Rick--a quick search of the archives here finds at least seven instances where a PMTS proponent has suggested that "lifting is learning; lightening is expert skiing." Indeed, one of them goes on to say: "Once a skier is taught to lift, the next step is not to lift...." I think it's quite easy to understand Learner's (and my) concern about teaching something that must then be untaught.
I do appreciate lifting a ski as a balance drill. As a DRILL, it has its uses. But as an integral part of a turn, especially when done as the first "step" of a new turn, it causes problems that can, indeed, become difficult to "unlearn." I can spot someone who learned this way from a mile away!
We've been over this ground many times before, and I am loath to retrace the tracks of our previous discussions. A quick search will bring up a page of links to the subject. But briefly, transferring weight to the uphill ski prior to making a turn (i.e. as the first move of a new turn) requires a movement of the center of mass uphill--in the wrong direction. This may not seem like a big deal, but it entirely disrupts the smooth, continuous flow of the body through the turn transition. Because the body does not move INTO the new turn, this move also, almost inevitably, causes the skier to push the uphill ski out into a skid, in order to get it out from under the body. This is not theory--it is a common mistake, nearly ubiquitous in skiers who have learned this way! Which is, I believe, Learner's point.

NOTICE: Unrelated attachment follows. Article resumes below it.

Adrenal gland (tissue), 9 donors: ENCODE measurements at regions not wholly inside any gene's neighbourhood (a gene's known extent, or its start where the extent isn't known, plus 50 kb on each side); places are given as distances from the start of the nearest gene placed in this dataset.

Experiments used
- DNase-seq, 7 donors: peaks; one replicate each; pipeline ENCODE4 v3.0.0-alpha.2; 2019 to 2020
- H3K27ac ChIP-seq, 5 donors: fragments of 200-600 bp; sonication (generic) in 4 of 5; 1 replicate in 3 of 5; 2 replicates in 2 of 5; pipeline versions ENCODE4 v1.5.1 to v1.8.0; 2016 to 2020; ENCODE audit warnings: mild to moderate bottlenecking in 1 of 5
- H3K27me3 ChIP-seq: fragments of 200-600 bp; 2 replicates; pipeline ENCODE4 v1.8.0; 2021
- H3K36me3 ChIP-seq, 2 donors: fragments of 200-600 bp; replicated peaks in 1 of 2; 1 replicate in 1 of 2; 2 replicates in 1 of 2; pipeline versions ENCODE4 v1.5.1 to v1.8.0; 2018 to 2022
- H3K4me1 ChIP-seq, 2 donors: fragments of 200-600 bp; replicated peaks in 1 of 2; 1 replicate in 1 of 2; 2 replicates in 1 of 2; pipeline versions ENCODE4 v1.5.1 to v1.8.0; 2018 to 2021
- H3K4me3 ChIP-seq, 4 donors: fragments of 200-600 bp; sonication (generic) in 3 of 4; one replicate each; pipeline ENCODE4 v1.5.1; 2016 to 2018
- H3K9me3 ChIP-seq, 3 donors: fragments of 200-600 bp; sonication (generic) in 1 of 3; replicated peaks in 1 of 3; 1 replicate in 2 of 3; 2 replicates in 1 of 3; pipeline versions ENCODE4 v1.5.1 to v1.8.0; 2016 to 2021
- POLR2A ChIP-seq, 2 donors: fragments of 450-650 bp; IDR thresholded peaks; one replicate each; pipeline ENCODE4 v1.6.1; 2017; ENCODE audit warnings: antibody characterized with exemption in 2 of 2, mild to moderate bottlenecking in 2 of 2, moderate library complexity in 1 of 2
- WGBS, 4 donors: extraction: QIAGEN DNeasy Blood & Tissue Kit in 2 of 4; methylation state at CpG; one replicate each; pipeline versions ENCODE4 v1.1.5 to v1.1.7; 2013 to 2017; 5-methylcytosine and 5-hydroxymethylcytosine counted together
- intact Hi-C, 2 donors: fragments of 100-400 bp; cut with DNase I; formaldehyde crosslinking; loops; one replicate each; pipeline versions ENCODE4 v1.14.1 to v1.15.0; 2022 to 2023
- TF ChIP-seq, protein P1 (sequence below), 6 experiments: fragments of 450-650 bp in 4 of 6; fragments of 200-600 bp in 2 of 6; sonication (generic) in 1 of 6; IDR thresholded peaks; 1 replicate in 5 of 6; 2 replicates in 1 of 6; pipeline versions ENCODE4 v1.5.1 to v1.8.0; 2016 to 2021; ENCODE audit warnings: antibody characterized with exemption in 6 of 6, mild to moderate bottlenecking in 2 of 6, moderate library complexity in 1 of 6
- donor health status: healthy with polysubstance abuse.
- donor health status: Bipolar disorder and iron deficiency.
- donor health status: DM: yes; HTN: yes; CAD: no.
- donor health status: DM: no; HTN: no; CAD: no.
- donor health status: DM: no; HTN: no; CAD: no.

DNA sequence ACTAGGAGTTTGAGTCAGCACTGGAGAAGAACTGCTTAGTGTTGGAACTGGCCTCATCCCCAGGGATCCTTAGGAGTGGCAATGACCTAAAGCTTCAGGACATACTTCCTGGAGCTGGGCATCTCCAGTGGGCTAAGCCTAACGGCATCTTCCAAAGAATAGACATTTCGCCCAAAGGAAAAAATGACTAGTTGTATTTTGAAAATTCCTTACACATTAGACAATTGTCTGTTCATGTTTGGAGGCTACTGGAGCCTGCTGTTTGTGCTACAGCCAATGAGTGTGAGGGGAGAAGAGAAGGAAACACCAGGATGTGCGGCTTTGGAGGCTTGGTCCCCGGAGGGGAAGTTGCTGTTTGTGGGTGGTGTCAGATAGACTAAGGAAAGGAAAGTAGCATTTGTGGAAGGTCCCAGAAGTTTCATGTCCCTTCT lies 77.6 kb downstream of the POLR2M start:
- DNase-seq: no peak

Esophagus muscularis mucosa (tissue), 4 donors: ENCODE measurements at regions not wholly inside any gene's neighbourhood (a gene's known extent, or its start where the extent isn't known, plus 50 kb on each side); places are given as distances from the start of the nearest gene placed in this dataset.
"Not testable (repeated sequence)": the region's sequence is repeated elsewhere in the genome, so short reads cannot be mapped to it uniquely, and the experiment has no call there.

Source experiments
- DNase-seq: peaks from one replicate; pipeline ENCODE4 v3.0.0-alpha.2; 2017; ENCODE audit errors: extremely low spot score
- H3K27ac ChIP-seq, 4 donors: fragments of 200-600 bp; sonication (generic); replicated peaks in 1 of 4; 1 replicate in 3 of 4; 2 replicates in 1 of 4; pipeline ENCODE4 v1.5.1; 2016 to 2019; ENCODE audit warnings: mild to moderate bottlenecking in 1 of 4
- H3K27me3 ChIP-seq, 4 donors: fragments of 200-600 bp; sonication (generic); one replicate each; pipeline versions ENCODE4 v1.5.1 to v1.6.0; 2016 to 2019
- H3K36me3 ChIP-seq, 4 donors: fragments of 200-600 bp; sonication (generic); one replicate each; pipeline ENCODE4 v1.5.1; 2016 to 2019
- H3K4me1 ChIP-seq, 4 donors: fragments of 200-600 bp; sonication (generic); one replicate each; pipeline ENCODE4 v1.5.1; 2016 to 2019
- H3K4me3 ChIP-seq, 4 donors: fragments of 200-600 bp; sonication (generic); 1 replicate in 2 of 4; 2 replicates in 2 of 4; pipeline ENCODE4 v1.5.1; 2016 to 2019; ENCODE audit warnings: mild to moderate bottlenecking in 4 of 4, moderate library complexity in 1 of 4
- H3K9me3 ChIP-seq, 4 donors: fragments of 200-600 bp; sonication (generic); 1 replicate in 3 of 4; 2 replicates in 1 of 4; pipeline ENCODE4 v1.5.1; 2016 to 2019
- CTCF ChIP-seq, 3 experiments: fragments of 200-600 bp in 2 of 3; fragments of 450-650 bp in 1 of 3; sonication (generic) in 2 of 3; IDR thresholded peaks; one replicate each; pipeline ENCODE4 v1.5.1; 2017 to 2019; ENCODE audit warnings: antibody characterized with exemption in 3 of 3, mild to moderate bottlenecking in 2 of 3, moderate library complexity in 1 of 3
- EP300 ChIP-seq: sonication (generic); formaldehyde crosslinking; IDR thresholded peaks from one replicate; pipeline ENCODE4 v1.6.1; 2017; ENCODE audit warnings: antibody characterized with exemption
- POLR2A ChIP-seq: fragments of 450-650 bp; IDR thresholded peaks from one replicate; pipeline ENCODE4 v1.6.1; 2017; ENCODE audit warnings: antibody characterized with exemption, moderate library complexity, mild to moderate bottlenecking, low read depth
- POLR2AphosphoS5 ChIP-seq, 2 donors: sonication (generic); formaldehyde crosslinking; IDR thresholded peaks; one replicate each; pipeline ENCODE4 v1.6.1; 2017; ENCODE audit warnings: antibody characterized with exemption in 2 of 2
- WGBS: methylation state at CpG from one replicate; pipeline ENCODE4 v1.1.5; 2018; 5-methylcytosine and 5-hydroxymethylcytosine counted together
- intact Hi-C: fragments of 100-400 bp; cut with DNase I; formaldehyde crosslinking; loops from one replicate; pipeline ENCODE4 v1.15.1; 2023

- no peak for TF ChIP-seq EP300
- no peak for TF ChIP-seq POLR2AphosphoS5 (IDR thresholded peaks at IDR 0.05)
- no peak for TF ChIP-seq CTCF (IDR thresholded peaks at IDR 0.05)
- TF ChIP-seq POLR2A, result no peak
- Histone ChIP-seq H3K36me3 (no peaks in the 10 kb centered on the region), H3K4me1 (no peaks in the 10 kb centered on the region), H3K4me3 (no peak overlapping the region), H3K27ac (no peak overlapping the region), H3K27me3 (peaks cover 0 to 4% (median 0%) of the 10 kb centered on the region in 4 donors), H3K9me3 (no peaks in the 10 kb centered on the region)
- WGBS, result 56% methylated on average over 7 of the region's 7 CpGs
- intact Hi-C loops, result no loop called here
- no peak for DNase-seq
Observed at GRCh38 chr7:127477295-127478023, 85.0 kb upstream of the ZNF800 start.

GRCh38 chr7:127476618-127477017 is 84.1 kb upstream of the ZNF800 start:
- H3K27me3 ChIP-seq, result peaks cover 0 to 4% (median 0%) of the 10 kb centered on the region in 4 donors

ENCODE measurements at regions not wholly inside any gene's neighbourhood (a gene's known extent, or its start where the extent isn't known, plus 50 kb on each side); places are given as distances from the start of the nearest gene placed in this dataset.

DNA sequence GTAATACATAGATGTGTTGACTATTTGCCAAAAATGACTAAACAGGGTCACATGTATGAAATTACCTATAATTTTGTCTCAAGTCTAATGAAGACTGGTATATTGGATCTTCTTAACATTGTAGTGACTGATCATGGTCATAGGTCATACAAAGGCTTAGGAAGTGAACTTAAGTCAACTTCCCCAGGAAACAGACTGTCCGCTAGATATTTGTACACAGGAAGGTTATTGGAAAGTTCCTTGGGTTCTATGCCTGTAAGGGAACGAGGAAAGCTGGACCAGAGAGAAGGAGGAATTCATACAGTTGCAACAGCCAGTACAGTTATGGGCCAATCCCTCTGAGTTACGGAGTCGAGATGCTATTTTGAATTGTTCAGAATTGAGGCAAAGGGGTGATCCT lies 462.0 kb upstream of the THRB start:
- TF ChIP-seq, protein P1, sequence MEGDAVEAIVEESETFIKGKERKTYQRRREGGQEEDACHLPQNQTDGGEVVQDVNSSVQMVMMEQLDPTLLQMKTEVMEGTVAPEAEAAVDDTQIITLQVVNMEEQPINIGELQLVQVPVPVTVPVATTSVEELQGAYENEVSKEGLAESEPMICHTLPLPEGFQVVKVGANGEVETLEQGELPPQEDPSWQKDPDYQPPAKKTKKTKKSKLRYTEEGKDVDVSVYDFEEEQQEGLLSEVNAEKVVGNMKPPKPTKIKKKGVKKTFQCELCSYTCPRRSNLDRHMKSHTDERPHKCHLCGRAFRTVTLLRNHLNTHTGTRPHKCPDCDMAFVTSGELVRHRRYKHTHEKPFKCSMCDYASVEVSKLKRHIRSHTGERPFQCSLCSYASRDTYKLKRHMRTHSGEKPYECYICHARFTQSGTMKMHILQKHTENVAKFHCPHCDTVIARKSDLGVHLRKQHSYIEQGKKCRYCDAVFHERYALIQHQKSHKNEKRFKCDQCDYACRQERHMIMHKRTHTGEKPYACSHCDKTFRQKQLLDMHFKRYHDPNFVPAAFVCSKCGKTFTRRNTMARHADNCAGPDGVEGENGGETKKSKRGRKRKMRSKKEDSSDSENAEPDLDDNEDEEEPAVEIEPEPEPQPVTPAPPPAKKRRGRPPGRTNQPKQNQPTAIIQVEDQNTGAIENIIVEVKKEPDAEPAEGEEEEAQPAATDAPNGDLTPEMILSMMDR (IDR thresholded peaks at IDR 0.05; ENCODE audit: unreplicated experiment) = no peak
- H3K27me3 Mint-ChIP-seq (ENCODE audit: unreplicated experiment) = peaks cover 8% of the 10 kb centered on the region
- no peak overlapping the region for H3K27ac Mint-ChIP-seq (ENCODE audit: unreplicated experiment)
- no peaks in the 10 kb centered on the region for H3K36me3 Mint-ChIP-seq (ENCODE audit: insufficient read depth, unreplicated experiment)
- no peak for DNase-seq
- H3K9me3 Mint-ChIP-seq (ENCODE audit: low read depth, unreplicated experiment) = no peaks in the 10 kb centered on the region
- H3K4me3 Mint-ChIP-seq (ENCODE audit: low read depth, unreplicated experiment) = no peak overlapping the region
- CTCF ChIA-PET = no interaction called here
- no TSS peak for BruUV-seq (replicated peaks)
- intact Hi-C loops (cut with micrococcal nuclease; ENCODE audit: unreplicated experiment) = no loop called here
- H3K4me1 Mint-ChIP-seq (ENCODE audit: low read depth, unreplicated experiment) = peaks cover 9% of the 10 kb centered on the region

Furthermore, these critical problems are made worse by the inability to steer the feet, resulting from lifting one ski off the snow. As we've thoroughly and repeatedly discussed, with one foot off the snow, any torque applied by the skier to turn the other ski MUST involve the upper body (or swinging the lifted foot, an odd technique indeed!). The result is skidding, imprecision, and inability to sustain steering accuracy throughout the turn. The only other choice is NO steering--pure carving, railroad track-style, all the time--which is a very serious limitation, wouldn't you say? If you can't control your direction--PRECISELY--you are out of control!
Yes, weight transfer is a part of many turns. But doing it right is a question of subtle split-second timing, of the delicate but undeniable relationship of cause and effect. It's the difference between the weight transfer that takes place when you turn a car--BECAUSE you turn the car--and one that would occur because you told everyone in the car "lean left because we need to make a right turn." (That would, to say the least, be odd!) And on skis, it isn't just odd and unnecessary--a mis-timed weight transfer on skis carries many negative repercussions, as described above.
For an instructor, failure to understand the mechanics is not a good excuse for ignoring it!